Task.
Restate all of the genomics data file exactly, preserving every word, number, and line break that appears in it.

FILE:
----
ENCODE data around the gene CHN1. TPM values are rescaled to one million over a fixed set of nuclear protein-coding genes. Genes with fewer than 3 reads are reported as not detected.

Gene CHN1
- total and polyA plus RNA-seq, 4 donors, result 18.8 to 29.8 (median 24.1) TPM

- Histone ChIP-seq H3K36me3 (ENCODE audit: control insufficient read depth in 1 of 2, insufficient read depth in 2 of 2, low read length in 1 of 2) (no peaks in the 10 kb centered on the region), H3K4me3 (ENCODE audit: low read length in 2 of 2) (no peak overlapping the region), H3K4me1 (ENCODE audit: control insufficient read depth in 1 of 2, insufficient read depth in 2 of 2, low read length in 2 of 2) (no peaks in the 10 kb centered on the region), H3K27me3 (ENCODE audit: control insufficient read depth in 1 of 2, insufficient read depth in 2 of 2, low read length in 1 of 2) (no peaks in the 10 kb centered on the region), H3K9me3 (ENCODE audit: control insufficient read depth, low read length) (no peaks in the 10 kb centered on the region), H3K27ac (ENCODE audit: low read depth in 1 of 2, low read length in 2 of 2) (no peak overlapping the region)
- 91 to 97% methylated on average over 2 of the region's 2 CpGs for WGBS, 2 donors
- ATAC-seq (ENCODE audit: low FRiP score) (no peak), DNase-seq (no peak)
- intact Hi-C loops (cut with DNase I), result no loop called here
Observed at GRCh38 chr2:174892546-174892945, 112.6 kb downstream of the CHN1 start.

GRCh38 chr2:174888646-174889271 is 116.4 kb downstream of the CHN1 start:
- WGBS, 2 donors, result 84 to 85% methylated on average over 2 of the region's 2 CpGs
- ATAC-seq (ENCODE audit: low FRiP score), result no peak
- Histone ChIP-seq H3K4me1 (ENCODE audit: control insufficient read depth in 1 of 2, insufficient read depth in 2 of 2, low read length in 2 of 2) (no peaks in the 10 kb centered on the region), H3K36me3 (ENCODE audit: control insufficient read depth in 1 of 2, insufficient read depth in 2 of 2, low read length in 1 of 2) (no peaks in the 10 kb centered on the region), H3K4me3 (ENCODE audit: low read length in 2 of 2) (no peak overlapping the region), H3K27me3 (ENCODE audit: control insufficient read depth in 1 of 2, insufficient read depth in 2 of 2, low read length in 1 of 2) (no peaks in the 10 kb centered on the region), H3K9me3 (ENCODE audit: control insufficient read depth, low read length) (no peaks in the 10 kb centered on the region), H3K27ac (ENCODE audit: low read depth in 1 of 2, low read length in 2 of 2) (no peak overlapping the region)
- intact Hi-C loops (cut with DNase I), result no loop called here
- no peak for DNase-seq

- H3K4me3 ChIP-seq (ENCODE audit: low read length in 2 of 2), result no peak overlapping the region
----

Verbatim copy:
ENCODE data around the gene CHN1. TPM values are rescaled to one million over a fixed set of nuclear protein-coding genes. Genes with fewer than 3 reads are reported as not detected.

Gene CHN1
- total and polyA plus RNA-seq, 4 donors, result 18.8 to 29.8 (median 24.1) TPM

- Histone ChIP-seq H3K36me3 (ENCODE audit: control insufficient read depth in 1 of 2, insufficient read depth in 2 of 2, low read length in 1 of 2) (no peaks in the 10 kb centered on the region), H3K4me3 (ENCODE audit: low read length in 2 of 2) (no peak overlapping the region), H3K4me1 (ENCODE audit: control insufficient read depth in 1 of 2, insufficient read depth in 2 of 2, low read length in 2 of 2) (no peaks in the 10 kb centered on the region), H3K27me3 (ENCODE audit: control insufficient read depth in 1 of 2, insufficient read depth in 2 of 2, low read length in 1 of 2) (no peaks in the 10 kb centered on the region), H3K9me3 (ENCODE audit: control insufficient read depth, low read length) (no peaks in the 10 kb centered on the region), H3K27ac (ENCODE audit: low read depth in 1 of 2, low read length in 2 of 2) (no peak overlapping the region)
- 91 to 97% methylated on average over 2 of the region's 2 CpGs for WGBS, 2 donors
- ATAC-seq (ENCODE audit: low FRiP score) (no peak), DNase-seq (no peak)
- intact Hi-C loops (cut with DNase I), result no loop called here
Observed at GRCh38 chr2:174892546-174892945, 112.6 kb downstream of the CHN1 start.

GRCh38 chr2:174888646-174889271 is 116.4 kb downstream of the CHN1 start:
- WGBS, 2 donors, result 84 to 85% methylated on average over 2 of the region's 2 CpGs
- ATAC-seq (ENCODE audit: low FRiP score), result no peak
- Histone ChIP-seq H3K4me1 (ENCODE audit: control insufficient read depth in 1 of 2, insufficient read depth in 2 of 2, low read length in 2 of 2) (no peaks in the 10 kb centered on the region), H3K36me3 (ENCODE audit: control insufficient read depth in 1 of 2, insufficient read depth in 2 of 2, low read length in 1 of 2) (no peaks in the 10 kb centered on the region), H3K4me3 (ENCODE audit: low read length in 2 of 2) (no peak overlapping the region), H3K27me3 (ENCODE audit: control insufficient read depth in 1 of 2, insufficient read depth in 2 of 2, low read length in 1 of 2) (no peaks in the 10 kb centered on the region), H3K9me3 (ENCODE audit: control insufficient read depth, low read length) (no peaks in the 10 kb centered on the region), H3K27ac (ENCODE audit: low read depth in 1 of 2, low read length in 2 of 2) (no peak overlapping the region)
- intact Hi-C loops (cut with DNase I), result no loop called here
- no peak for DNase-seq

- H3K4me3 ChIP-seq (ENCODE audit: low read length in 2 of 2), result no peak overlapping the region